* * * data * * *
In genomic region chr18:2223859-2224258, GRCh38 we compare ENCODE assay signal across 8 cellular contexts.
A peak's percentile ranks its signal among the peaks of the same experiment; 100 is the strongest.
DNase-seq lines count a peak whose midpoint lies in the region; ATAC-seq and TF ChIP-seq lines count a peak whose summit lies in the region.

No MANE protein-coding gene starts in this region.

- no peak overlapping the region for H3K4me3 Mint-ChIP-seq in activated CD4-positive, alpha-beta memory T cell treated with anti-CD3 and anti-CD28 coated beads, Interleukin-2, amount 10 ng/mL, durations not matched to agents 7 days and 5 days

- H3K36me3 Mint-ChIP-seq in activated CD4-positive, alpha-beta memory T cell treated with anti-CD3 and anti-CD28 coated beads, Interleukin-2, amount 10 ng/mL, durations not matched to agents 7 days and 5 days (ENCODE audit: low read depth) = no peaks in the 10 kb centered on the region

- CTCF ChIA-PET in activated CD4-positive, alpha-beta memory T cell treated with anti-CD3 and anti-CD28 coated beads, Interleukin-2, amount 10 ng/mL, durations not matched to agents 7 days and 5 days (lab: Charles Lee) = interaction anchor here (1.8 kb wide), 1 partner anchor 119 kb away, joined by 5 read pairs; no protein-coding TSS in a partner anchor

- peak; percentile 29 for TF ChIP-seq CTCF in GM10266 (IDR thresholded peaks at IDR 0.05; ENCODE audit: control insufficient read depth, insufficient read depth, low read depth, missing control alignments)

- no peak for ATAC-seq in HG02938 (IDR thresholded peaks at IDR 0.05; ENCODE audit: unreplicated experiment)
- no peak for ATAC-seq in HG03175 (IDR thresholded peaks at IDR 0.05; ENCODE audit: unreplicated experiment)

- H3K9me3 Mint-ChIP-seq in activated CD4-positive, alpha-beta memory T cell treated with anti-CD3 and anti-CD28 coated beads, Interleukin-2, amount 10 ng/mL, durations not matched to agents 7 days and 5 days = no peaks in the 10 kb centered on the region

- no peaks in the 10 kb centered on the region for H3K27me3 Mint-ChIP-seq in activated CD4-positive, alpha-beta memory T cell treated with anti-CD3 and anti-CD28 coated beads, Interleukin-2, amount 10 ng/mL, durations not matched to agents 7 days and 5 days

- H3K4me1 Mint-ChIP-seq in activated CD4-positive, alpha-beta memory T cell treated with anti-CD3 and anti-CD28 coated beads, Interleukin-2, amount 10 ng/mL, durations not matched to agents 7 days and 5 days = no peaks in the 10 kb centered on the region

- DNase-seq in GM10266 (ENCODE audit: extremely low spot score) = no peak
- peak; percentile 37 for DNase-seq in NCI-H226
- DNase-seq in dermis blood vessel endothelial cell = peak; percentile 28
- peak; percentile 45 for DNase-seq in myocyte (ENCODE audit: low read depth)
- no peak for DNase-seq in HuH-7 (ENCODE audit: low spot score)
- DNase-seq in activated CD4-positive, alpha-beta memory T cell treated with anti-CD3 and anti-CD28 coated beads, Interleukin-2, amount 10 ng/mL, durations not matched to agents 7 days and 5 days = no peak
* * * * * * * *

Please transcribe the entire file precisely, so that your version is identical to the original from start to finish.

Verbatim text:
In genomic region chr18:2223859-2224258, GRCh38 we compare ENCODE assay signal across 8 cellular contexts.
A peak's percentile ranks its signal among the peaks of the same experiment; 100 is the strongest.
DNase-seq lines count a peak whose midpoint lies in the region; ATAC-seq and TF ChIP-seq lines count a peak whose summit lies in the region.

No MANE protein-coding gene starts in this region.

- no peak overlapping the region for H3K4me3 Mint-ChIP-seq in activated CD4-positive, alpha-beta memory T cell treated with anti-CD3 and anti-CD28 coated beads, Interleukin-2, amount 10 ng/mL, durations not matched to agents 7 days and 5 days

- H3K36me3 Mint-ChIP-seq in activated CD4-positive, alpha-beta memory T cell treated with anti-CD3 and anti-CD28 coated beads, Interleukin-2, amount 10 ng/mL, durations not matched to agents 7 days and 5 days (ENCODE audit: low read depth) = no peaks in the 10 kb centered on the region

- CTCF ChIA-PET in activated CD4-positive, alpha-beta memory T cell treated with anti-CD3 and anti-CD28 coated beads, Interleukin-2, amount 10 ng/mL, durations not matched to agents 7 days and 5 days (lab: Charles Lee) = interaction anchor here (1.8 kb wide), 1 partner anchor 119 kb away, joined by 5 read pairs; no protein-coding TSS in a partner anchor

- peak; percentile 29 for TF ChIP-seq CTCF in GM10266 (IDR thresholded peaks at IDR 0.05; ENCODE audit: control insufficient read depth, insufficient read depth, low read depth, missing control alignments)

- no peak for ATAC-seq in HG02938 (IDR thresholded peaks at IDR 0.05; ENCODE audit: unreplicated experiment)
- no peak for ATAC-seq in HG03175 (IDR thresholded peaks at IDR 0.05; ENCODE audit: unreplicated experiment)

- H3K9me3 Mint-ChIP-seq in activated CD4-positive, alpha-beta memory T cell treated with anti-CD3 and anti-CD28 coated beads, Interleukin-2, amount 10 ng/mL, durations not matched to agents 7 days and 5 days = no peaks in the 10 kb centered on the region

- no peaks in the 10 kb centered on the region for H3K27me3 Mint-ChIP-seq in activated CD4-positive, alpha-beta memory T cell treated with anti-CD3 and anti-CD28 coated beads, Interleukin-2, amount 10 ng/mL, durations not matched to agents 7 days and 5 days

- H3K4me1 Mint-ChIP-seq in activated CD4-positive, alpha-beta memory T cell treated with anti-CD3 and anti-CD28 coated beads, Interleukin-2, amount 10 ng/mL, durations not matched to agents 7 days and 5 days = no peaks in the 10 kb centered on the region

- DNase-seq in GM10266 (ENCODE audit: extremely low spot score) = no peak
- peak; percentile 37 for DNase-seq in NCI-H226
- DNase-seq in dermis blood vessel endothelial cell = peak; percentile 28
- peak; percentile 45 for DNase-seq in myocyte (ENCODE audit: low read depth)
- no peak for DNase-seq in HuH-7 (ENCODE audit: low spot score)
- DNase-seq in activated CD4-positive, alpha-beta memory T cell treated with anti-CD3 and anti-CD28 coated beads, Interleukin-2, amount 10 ng/mL, durations not matched to agents 7 days and 5 days = no peak